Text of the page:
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Re: some containers always copy constructible according to type_traits

From: Edward Catmur <ecatmur_at_[hidden]>
Date: Sun, 2 Oct 2022 22:47:18 +0100
On Sun, 2 Oct 2022 at 22:00, Aleksander Maciej Miera via Std-Discussion <
std-discussion_at_[hidden]> wrote:

> Hello,
> While fiddling with template metaprogramming I managed to run into an
> issue related to some std:: containers and type traits. As far as I have
> researched it, it is a known (although not obvious at first) shortcoming.
> Consider the following code snippet:
> #include <type_traits>
> #include <memory>
> #include <vector>
> struct Copyable{};
> using MoveOnly = std::unique_ptr<Copyable>;
> static_assert(!std::is_copy_constructible_v<std::vector<MoveOnly>>);
> (BTW, the vector is used here as an example, but the list and
> forward_list also behave the same way for the same reason)
> Counter-intuitively, the static assert fails. This stems from the fact
> that the vector's copy constructor is not a function template; thus it
> cannot be SFINAEd (everything can be a verb if one tries hard enough ;))
> away, because it's always declared.

Since C++20, the copy constructor can be constrained:

    vector(vector const&) requires std::copyable<T>;

I think this would solve your issue. This would require the containers
general requirements to lift this requirement (on `X u(a)`, that `T` is
Cpp17CopyInsertable, etc.) from a precondition to a constraint. There are
probably quite a few clauses that would need to be considered in such an

It is logical in terms of how the language works, but at the same time
> it is incorrect in terms of API's predictability.
> I've been thinking if it can be fixed in some way. For C++11 and 14 I
> believe that making the vector's copy constructor a function template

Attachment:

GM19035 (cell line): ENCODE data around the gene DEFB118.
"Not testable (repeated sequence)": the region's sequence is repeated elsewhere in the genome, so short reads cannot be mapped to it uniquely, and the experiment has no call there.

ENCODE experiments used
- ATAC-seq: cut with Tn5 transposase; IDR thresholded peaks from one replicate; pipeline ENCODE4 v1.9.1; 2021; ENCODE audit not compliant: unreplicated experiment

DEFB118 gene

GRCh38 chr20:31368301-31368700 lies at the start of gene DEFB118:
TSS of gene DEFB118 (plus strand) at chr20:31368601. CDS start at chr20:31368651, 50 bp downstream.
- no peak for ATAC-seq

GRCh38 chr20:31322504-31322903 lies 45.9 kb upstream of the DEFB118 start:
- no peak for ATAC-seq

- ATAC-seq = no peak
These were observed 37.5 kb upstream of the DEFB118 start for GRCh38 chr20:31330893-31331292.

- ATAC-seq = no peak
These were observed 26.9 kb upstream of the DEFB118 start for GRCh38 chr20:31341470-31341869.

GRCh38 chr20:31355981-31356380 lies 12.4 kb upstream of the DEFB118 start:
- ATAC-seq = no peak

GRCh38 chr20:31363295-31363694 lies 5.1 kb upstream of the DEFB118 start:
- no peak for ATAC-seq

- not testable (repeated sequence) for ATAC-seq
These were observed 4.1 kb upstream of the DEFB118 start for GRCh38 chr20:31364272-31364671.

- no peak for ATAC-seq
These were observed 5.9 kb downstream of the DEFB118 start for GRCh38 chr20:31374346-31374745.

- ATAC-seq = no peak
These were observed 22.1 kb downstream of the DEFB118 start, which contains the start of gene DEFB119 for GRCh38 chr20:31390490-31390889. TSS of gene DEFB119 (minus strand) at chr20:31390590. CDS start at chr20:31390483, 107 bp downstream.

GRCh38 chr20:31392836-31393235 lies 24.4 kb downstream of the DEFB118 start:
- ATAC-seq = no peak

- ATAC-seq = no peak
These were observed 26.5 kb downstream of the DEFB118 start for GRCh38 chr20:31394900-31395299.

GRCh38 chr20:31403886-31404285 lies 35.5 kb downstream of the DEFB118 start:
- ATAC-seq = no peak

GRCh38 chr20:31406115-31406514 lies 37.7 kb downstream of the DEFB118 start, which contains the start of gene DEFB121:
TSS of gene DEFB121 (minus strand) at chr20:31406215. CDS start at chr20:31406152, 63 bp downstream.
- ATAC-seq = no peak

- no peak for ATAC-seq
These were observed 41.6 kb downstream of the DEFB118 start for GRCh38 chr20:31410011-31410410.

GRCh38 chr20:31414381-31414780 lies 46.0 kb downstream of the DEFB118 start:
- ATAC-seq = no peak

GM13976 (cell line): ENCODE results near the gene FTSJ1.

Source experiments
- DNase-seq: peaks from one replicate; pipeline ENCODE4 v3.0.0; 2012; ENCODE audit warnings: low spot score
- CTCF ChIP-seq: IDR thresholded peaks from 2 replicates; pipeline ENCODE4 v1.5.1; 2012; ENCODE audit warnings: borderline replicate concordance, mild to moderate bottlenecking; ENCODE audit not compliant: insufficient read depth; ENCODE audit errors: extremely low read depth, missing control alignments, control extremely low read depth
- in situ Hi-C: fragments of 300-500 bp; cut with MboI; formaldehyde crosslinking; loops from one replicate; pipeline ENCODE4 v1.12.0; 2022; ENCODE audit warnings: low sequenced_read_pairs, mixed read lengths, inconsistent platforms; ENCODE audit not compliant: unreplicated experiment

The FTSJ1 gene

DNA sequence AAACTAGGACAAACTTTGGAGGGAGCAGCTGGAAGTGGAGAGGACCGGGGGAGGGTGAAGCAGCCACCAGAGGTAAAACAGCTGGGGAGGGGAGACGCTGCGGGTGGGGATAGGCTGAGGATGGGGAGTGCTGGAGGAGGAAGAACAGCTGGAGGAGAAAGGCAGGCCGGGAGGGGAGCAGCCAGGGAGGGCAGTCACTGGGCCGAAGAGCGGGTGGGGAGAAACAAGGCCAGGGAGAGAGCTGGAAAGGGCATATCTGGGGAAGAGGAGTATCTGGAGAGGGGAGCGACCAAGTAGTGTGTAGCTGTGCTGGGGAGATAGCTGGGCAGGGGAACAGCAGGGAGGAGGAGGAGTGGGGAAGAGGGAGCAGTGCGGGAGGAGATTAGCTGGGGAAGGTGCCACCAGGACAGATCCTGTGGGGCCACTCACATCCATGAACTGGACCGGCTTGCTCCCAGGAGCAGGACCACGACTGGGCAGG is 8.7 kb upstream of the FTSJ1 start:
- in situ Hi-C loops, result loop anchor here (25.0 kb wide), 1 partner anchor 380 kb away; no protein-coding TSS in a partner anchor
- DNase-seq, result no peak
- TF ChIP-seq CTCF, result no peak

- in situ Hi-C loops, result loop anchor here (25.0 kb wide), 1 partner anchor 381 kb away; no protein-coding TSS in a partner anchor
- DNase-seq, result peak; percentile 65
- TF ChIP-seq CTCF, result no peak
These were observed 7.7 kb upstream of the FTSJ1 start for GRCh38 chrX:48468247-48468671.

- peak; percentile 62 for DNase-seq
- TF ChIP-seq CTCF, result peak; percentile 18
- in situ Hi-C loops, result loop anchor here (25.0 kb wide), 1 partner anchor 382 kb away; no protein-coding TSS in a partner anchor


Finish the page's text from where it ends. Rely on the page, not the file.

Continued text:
> restricted by value_type being copyable should do.
> However, that ship seems to have sailed in C++17 and further versions,
> as vector is required by the standard to support incomplete types.
> I wonder if this issue can be addressed by specialising
> std::is_copy_constructible, std::is_copy_assignable and similar traits
> based on vector's value_type, e.g.:
> template <typename>
> struct is_vector_copy_constructible;
> template <typename T>
> struct is_vector_copy_constructible<std::vector<T>>
> : std::conditional_t<std::is_copy_constructible_v<T>,
> std::true_type, std::false_type>
> {};
> template<typename T>
> inline bool constexpr is_vector_copy_constructible_v =
> is_vector_copy_constructible<T>::value;
> static_assert(!is_vector_copy_constructible_v<std::vector<MoveOnly>>);
> static_assert(is_vector_copy_constructible_v<std::vector<Copyable>>);
> (for the sake of simplicity all allocator-related subtleties are omitted)
> The obvious result would be the change of behaviour for incomplete
> types. Therefore code like this:
> struct Incomplete;
> static_assert(!is_vector_copy_constructible_v<std::vector<Incomplete>>
> || is_vector_copy_constructible_v<std::vector<Incomplete>>);
> would fail to compile. It seems a reasonable way of the compiler
> communicating "I have no idea", but it would be a breaking change should
> is_vector_copy_constructible become a partial specialisation of
> is_copy_constructible.
> The question is: is it even the right direction I'm headed with my
> question? If so, is there a better way to address this or maybe it is a
> "broken by design" case and I shouldn't even bother?
> In case they're needed, live demos of my code snippets are here:
> https://godbolt.org/z/za8q63njE
> Best regards,
> A. M. Miera
> --
> Std-Discussion mailing list
> Std-Discussion_at_[hidden]
> https://lists.isocpp.org/mailman/listinfo.cgi/std-discussion

Received on 2022-10-02 21:47:31